From those two points on, then, it is basically a rush to get everything designed and released, hopefully, in time for Christmas. That is normally about 16,000 components that have to be designed and then manufactured for the new car. Then, at the end of January, we build the first car.

So it is a fairly short lead time. We will pre-book capacity both internally and externally, and that will all come together on an hour-by-hour basis just before we launch the car. It is quite normal for us to literally only have a finished car in the few hours before the launch event.

Mariani: That is fascinating, especially the comparison to a main line car company that may slowly design and build many thousands of cars, where you must very rapidly build a small number of cars.

Roberts: Yes, we only ever build four chassis, and there are only ever two fully built cars that will race. The other thing is that we never really stop. Once we have built the car and start testing and racing it, we change the car about once every 10 minutes. Every 10 minutes we get a new CAD drawing out. That is a kind of relentless upgrade of everything. Normal carryover from year to year of about 3–10 percent is typical. But by the time we get to the end of the year, it is about 0 percent. The entire car is new. It is just a rapidly changing environment really, meaning we are only ever committing to small batches of things. A batch of four to six is a fairly typical manufacturing run, because by the time we have made six front wings, we have changed the design and are doing something else.

Mariani: When you are making these parts and fitting them together on such astronomically tight timelines, how do you ensure that everything is up to quality standards?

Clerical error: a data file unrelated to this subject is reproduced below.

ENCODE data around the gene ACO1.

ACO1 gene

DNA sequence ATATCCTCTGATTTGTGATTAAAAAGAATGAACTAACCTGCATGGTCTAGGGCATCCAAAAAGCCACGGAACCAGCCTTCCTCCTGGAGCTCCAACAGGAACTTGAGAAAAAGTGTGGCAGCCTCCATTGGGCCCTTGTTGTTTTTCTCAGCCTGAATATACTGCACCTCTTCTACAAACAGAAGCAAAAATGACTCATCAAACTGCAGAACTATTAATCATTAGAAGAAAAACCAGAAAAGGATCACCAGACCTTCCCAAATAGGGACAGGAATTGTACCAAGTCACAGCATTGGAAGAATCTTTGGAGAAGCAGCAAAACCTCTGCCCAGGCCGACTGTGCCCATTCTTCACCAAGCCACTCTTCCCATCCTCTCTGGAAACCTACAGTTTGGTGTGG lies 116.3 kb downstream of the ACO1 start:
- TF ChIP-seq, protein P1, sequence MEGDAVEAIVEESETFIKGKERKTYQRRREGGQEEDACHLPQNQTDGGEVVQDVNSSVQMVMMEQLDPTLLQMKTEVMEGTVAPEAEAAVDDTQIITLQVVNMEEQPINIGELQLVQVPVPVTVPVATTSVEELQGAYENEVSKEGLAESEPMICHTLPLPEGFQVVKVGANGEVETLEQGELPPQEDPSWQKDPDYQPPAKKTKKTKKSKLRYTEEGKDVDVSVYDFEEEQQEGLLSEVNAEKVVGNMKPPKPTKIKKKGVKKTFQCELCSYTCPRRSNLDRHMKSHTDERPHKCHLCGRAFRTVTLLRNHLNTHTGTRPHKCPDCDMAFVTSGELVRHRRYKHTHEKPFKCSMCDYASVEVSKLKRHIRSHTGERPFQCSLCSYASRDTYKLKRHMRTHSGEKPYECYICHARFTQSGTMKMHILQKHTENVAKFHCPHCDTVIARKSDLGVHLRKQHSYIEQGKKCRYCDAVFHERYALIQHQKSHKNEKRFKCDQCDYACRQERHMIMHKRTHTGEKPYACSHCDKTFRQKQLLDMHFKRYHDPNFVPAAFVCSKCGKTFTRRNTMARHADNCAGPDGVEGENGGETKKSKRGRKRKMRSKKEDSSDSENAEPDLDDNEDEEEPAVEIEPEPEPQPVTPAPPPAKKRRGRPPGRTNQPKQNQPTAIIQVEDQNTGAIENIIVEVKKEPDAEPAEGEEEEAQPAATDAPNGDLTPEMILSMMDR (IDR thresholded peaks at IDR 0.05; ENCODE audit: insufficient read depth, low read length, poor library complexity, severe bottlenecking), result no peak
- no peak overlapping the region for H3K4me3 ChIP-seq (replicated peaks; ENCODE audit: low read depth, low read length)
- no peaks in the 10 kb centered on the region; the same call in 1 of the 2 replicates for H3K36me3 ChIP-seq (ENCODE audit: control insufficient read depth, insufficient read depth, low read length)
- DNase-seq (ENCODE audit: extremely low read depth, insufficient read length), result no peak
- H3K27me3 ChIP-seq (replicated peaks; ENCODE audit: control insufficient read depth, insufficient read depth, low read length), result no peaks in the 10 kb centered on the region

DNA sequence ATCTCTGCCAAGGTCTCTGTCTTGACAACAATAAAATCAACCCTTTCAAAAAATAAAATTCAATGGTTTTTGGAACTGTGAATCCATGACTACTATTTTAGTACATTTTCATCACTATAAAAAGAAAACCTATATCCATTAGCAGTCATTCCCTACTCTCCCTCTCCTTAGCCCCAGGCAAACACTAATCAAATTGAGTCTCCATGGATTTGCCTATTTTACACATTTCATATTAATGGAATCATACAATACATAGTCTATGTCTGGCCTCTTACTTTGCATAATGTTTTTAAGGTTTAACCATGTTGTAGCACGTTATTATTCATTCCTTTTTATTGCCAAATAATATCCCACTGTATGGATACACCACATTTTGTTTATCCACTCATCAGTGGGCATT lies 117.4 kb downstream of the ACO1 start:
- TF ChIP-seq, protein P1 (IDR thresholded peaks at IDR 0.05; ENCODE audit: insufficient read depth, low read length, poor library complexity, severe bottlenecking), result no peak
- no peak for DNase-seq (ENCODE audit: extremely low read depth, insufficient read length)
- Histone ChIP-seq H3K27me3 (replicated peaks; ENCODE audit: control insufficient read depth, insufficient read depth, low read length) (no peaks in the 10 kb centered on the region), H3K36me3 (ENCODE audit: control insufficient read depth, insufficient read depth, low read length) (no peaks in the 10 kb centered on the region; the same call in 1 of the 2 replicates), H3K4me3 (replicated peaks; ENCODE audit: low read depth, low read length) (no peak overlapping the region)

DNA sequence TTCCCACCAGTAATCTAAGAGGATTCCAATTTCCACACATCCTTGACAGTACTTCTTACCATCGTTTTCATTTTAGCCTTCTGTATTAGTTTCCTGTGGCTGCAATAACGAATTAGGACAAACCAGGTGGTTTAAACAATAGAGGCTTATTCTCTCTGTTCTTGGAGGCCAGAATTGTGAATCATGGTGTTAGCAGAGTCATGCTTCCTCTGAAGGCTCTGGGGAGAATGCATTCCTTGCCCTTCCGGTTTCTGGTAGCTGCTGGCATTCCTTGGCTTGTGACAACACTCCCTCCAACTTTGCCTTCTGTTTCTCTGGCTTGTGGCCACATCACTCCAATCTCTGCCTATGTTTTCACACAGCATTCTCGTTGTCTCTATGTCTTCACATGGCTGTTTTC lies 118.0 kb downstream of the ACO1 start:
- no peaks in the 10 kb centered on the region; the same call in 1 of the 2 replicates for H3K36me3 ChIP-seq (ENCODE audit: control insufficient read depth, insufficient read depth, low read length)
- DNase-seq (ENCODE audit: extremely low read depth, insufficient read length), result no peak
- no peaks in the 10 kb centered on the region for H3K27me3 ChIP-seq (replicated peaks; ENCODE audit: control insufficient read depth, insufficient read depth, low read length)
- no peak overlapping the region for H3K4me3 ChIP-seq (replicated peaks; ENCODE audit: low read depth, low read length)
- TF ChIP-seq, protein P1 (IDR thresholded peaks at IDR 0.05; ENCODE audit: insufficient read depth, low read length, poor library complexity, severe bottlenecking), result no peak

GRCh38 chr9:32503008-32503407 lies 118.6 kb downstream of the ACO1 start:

Roberts: Every part we make or buy is loaded to a work order, so we have full traceability. All the material and all of the inspections are tracked against the individual part number in the work order. We can trace right back to the mill where we get the metal from, and we can see who loaded the blank onto the machine, when it was loaded, when the part came off, when it went to inspection, and heat treatments, certificates, or checks that were done on it right down to the finished product.

Mariani: I suppose that lifing process—where you can determine the useful life span for each individual part—does not end when they are entered into the system, but continues with the data actually gathered as the race car is driving?

Roberts: Yes, we have got these tiny little RFID chips. On carbon parts, we laminate them in under the skin. They are so small you can’t even see them. On metallic parts, where we can, we attach them with a glue/resin system. But they are so small we can fit them inside bolt heads. So once we have issued the parts, we scan them so that it takes out all the human error of typing the life codes of part numbers.

The odd thing is that we do not sell anything in general terms. Everything we make is for our own race cars. So we don’t ever have a sales transaction. In fact, our two race cars are actually stock locations on the system. So if you sat and watched our stock system on a race weekend, you can actually see parts booking onto the car or off of the car as mechanics make changes at the track. That also auto-records mileage, the number of starts, the time that part has been on a car to make sure that no part exceeds its life span or design limits. It is a bit like aircraft from that point of view. We are lifing at the level an aircraft does.

Mariani: Tracking the individual location and life span of each of 16,000 parts seems like an incredible amount of detailed data. How do you bring together all of those parts and all of that data into one small car and make it work at peak performance?

Roberts: Where to start? Even before we get to the race track, we are running simulations. We are running simulations now for Japan, for example. We have a pretty sophisticated Monte Carlo simulation which has all the data we can find for every driver and for every team, what has happened at that event in the past, everything you can imagine. We probably run 50,000 simulations just to get our heads in the game and figure out what we need to do. That is just for a pure race strategy point of view.